Distant Sun’s Headquarters for World Domination has temporarily moved from Silicon Valley to Kona, Hawaii for five days. I am here to catch the much ballyhooed (not to be confused with Bollywood), Transit of Venus.A transit is like an eclipse, except by a planet. Venusian transits are very rare, happening only in pairs with each pair over 100 years apart. So we had one about 8 years ago, but only visible in europe, now this one visible from Asia, Pacific and part of it in the US. Then we get a bit of a breather until 2117, but barely visible in the western US. So you may want to catch this one if you can.
The transit is on June 5, for the US, it starts in the afternoon, here about 12:10PM. If you are in a region of visibility check with the new Events feature on Distant Suns 3 to catch any viewing parties sponsored by your local astronomy clubs or science museums.
Because the transits are so rare, astronomers of the past would go to great lengths to study them. For the 1761 transit, over 100 expeditions fanned out around the globe to collect data which would help determine the distance to the sun. One poor gent, Guillaume Le Gentil, left Paris in 1760, but was stuck at sea when the transit occurred, so could not make any accurate measurements. So he decided to stick it out for 8 years for the next one, but it was clouded, something that nearly drove him insane. To make matters worse, when he arrived back home after 11 years, his wife had remarried, and relatives plundered his estate thinking he was dead. Oh well…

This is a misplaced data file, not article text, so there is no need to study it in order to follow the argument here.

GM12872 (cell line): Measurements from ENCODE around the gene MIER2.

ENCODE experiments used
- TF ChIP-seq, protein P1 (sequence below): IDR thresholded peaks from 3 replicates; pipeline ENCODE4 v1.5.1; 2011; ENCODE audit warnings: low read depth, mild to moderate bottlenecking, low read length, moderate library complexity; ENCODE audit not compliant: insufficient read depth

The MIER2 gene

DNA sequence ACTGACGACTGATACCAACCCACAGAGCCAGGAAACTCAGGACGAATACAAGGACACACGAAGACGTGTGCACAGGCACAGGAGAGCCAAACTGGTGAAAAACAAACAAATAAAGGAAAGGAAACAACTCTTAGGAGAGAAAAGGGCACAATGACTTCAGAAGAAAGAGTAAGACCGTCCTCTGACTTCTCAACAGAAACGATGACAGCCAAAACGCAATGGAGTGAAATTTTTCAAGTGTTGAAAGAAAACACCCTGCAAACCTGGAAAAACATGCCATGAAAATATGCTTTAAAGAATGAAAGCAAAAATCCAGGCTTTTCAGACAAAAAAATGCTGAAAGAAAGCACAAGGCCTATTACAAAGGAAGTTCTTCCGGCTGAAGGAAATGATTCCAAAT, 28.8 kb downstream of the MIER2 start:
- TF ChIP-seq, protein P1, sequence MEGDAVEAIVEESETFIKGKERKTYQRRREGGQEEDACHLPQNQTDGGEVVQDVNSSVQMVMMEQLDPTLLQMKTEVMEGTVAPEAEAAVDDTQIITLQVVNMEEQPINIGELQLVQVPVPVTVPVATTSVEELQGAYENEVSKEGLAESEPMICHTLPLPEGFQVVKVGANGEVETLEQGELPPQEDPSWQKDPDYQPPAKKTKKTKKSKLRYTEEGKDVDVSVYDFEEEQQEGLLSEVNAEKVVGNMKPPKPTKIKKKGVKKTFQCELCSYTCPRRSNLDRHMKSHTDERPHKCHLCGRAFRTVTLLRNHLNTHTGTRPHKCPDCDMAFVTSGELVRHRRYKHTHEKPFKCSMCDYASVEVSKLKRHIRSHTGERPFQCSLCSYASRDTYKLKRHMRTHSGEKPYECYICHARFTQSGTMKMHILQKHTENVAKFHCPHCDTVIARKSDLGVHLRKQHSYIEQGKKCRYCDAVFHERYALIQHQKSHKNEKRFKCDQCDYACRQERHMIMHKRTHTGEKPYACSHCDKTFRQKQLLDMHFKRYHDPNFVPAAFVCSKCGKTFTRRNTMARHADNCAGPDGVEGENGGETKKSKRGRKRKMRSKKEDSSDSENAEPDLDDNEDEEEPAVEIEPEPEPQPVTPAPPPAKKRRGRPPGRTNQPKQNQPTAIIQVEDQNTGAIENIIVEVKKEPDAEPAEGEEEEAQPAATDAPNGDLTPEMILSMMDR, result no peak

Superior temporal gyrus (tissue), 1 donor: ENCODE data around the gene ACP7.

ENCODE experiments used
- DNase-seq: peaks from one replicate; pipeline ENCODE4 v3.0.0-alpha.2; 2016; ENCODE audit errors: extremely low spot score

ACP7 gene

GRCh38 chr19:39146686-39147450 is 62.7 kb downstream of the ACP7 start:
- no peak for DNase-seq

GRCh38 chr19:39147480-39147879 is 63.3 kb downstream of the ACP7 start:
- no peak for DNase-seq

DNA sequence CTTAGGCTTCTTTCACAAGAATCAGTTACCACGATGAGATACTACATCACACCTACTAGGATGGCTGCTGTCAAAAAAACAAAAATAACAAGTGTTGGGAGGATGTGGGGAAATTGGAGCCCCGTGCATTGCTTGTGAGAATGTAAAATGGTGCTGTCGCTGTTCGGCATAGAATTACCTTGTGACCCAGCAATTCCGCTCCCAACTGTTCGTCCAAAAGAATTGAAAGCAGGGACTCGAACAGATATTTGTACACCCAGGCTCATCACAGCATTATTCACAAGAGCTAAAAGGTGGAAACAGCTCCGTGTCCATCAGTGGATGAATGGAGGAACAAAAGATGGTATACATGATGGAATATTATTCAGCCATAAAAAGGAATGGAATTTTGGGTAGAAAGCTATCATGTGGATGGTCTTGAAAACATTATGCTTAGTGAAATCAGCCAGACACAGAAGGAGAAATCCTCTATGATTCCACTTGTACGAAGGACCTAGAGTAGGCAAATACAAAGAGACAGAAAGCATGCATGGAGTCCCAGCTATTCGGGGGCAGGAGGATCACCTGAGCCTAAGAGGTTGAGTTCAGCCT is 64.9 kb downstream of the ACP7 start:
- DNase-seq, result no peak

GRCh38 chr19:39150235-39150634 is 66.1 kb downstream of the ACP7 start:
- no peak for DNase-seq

The transit tour has been arranged by MWT Associates, a wonderful tour agency that does nothing but astronomy related trips, and does them very well. This is my third trip with them, the previous going to Patagonia for the 2010 eclipse, and Florence, Italy, for the 400th anniversary of Galileo’s observations in 2009. There is always at least one, and sometimes more, astronomy luminaries to serve as “bait.” This time we have David Eicher, editor of Astronomy Magazine, and Alex Filippenko, famed astronomer from UC Berkeley who specializes in supernovas. You may have seen him on many episodes of NOVA, and other astronomy related series.
Both spoke this morning, Dave Eicher on his meteorite collation, and Dr. Filippenko, on black holes and the future of the universe. This evening is a sunset cruise, and a trip up to elevation 13,600 feet to visit the Keck Observatory. Much of Dr. Filippenko’s research uses one of the Keck telescopes, and he recently qualified for 6 nights to study a new supernova.
I’ll be reporting on this tomorrow, and if there’s a decent ATT signal up on top at the observatories I’ll try some live tweeting (@distantsuns).
And those of you with the new Distant Suns 3.3.3 update, you can simulate the transit by setting the sun’s size to normal, lock onto venus, zoom in to about 1 degree field of view so Venus’s 3D rendering kicks in, and set the date/time as needed.